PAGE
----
Stephen Anderson and Cat Stewart, Brigham Young University
Social and Behavioral Sciences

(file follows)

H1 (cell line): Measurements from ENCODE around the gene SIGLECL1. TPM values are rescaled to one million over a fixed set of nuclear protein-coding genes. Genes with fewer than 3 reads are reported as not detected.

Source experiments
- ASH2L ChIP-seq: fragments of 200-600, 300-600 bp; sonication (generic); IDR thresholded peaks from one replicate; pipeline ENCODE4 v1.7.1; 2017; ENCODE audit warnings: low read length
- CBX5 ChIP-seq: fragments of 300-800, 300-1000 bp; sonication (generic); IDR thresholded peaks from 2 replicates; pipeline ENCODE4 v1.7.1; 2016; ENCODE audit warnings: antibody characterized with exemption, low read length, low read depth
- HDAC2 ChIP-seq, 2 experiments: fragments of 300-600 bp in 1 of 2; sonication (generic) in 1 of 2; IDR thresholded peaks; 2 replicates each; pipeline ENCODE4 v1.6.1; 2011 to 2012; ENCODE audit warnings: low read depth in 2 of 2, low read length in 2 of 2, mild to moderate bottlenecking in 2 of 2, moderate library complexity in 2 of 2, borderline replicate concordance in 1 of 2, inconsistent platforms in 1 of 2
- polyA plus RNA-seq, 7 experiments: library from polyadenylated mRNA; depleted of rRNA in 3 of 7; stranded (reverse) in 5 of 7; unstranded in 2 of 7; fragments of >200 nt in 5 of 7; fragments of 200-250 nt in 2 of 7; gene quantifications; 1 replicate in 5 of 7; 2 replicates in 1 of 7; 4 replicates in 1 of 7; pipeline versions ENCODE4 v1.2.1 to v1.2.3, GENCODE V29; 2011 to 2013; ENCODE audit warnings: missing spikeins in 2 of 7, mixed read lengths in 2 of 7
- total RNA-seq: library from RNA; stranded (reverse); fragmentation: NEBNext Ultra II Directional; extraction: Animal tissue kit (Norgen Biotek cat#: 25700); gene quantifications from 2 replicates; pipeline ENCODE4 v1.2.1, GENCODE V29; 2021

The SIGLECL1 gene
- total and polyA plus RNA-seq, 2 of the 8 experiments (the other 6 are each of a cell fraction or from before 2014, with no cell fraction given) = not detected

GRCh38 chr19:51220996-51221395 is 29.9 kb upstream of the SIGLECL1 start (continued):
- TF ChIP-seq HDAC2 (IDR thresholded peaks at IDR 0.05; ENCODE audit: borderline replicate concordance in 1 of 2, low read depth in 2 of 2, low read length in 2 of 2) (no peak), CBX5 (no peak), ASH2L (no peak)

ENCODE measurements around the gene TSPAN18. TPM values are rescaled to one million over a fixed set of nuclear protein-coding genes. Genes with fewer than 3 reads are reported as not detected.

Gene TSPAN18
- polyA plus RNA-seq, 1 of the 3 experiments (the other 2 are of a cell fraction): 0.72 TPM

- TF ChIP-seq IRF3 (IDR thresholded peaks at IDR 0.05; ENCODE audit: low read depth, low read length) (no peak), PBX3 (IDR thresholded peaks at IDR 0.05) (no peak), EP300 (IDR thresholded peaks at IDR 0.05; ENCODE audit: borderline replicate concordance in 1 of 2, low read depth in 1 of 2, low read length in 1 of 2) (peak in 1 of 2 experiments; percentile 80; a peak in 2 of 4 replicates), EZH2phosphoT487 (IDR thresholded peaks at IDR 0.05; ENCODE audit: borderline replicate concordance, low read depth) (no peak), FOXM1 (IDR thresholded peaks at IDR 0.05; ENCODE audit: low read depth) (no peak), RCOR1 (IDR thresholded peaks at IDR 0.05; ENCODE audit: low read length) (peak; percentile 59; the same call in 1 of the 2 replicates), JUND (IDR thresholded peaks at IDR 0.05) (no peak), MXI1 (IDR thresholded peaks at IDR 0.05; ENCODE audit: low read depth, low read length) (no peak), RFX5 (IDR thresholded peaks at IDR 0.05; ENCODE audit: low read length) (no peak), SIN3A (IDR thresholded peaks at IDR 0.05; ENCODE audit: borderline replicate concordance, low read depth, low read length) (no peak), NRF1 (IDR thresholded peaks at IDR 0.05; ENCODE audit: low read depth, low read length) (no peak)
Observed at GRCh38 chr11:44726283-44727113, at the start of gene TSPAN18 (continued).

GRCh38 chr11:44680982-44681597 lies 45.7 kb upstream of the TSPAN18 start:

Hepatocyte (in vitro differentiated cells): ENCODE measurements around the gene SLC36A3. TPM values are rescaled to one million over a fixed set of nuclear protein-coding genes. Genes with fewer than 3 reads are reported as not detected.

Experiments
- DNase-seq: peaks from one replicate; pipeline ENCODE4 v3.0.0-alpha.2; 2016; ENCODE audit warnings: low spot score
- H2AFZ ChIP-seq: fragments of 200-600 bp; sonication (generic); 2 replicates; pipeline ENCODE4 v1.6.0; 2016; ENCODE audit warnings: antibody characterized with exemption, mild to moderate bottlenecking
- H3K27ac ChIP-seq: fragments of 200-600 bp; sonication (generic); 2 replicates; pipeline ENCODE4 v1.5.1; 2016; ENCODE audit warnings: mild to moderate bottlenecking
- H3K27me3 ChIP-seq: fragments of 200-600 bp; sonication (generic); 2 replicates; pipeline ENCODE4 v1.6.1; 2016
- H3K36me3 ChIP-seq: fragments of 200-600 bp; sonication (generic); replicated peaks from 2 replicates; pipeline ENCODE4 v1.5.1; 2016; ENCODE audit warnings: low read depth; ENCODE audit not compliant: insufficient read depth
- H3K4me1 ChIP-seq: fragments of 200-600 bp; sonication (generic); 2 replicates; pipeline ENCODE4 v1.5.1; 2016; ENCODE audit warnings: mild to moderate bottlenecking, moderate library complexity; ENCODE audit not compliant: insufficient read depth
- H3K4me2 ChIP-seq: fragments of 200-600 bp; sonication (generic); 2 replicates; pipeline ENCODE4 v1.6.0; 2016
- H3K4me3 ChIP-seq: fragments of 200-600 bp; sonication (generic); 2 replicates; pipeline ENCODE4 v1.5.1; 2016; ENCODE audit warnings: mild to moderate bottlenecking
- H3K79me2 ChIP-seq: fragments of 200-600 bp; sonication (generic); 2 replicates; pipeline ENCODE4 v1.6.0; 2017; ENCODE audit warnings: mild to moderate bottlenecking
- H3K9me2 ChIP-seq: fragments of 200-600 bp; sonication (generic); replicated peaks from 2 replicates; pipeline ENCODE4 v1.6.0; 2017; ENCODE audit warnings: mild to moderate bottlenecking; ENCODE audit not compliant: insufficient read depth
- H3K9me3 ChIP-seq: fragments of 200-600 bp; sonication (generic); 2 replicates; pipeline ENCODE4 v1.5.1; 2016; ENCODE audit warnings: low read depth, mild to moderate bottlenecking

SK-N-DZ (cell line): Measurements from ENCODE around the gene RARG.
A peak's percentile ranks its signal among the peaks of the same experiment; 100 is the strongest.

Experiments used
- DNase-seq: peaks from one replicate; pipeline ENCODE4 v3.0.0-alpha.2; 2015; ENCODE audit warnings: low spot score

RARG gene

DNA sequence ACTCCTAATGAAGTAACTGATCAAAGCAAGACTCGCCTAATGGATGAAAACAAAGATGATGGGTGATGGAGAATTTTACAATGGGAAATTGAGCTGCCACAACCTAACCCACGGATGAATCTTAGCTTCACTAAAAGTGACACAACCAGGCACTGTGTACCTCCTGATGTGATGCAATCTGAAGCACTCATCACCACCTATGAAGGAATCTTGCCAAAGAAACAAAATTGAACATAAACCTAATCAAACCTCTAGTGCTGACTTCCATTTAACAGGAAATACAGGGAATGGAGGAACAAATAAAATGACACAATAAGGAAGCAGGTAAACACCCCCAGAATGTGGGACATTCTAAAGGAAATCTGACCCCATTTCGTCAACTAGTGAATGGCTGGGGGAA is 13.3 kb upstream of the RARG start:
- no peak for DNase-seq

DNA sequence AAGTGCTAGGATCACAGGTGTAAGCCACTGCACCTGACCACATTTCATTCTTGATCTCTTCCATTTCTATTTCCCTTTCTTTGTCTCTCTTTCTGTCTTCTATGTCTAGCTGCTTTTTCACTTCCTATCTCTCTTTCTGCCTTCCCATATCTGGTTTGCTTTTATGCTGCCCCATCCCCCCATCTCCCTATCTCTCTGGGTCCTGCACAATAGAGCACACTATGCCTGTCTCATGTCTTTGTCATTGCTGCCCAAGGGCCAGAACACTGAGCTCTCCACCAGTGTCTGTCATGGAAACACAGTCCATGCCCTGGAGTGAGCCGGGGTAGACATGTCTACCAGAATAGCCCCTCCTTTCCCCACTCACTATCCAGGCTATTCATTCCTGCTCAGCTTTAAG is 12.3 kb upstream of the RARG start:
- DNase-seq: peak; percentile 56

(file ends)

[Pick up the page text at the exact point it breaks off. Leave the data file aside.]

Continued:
Research shows that infant temperament can serve as a predictor of childhood, adolescent, and to some extent, adult social behaviors. Because infant temperament is thought to be the foundation for personality and behavior, it is important to understand factors that influence the development of infant temperament. At the California National Primate Research Center (CNPRC), infant rhesus macaques undergo a bio-behavioral assessment used to evaluate temperament. Infants are evaluated on multiple behaviors, which are used to determine temperament ratings for temperaments such as confidence, gentleness, nervousness, and vigilance. We used data collected from over 2700 infant rhesus monkeys born at the CNPRC between the years of 2001 and 2012. Our goal was to measure whether infant temperament is modulated by “culture”, as measured by differences in the infant’s temperament stratified by home cage (a large open field cage that houses about 100 to 150 animals). Twenty-two cages were included in the analysis, with each cage housing from 25 to 210 infants .We hypothesized that based on difference in treatment between cages, infants would display temperaments related to cage culture. Our analysis showed that the cage social environment significantly predict infant temperament across each of the temperamental traits measured. Our findings suggest that social environment and culture influences temperament and likely predicts future behavior.